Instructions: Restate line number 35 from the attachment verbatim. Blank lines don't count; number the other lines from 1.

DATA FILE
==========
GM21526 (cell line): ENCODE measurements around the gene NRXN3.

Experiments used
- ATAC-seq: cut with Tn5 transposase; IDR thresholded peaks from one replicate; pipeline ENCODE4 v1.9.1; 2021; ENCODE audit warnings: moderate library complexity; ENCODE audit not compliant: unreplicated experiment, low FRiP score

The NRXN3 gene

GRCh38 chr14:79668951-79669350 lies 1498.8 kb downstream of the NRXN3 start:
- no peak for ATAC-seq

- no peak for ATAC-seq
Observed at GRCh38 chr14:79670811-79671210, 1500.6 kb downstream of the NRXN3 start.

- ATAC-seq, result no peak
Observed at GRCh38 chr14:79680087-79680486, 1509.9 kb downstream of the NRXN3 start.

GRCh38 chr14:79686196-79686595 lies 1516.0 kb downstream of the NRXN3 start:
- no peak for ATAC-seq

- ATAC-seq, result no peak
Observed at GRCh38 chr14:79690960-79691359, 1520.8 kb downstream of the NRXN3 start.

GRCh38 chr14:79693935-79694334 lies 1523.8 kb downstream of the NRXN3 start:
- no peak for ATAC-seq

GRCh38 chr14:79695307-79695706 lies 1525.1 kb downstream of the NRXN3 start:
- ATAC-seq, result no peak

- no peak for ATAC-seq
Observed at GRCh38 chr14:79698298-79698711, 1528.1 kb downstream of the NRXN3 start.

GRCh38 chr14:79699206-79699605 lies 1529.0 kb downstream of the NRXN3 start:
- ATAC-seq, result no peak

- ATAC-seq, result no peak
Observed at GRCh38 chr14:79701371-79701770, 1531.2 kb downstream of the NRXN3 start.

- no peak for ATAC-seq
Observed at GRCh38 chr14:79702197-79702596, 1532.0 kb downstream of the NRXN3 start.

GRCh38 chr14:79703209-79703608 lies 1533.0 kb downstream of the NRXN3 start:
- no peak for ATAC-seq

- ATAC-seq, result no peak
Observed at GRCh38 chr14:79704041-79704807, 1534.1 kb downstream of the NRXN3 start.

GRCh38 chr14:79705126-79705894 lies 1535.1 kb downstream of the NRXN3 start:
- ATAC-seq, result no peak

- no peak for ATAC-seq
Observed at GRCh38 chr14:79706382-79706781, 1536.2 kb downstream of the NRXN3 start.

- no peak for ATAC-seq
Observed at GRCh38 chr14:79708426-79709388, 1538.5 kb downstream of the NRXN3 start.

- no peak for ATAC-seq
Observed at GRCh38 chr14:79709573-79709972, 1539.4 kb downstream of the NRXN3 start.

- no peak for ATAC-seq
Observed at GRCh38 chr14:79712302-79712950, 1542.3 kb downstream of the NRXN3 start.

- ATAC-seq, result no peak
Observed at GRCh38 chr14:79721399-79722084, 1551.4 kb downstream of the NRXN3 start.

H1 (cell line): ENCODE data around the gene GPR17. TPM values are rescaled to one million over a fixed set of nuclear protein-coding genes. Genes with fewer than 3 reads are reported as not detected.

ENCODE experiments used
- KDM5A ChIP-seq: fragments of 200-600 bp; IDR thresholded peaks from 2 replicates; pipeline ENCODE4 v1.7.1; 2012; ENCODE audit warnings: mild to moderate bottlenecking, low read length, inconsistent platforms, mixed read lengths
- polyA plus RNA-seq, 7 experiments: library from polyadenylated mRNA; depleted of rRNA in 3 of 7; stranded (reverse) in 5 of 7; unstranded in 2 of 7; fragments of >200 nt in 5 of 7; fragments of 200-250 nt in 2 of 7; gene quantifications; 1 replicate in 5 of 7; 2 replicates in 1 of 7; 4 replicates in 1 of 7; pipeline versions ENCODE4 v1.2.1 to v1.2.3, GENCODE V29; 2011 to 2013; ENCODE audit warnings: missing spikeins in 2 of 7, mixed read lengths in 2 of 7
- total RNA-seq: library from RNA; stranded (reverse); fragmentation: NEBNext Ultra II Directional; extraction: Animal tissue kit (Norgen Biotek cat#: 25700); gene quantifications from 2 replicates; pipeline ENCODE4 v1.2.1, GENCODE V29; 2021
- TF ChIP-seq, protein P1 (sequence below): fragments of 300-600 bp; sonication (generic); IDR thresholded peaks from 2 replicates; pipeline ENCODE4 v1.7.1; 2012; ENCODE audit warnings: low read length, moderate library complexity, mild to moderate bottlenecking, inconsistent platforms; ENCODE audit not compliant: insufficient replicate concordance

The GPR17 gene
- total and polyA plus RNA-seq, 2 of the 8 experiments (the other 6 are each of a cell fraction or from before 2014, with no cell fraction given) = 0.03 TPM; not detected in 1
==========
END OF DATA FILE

- no peak for ATAC-seq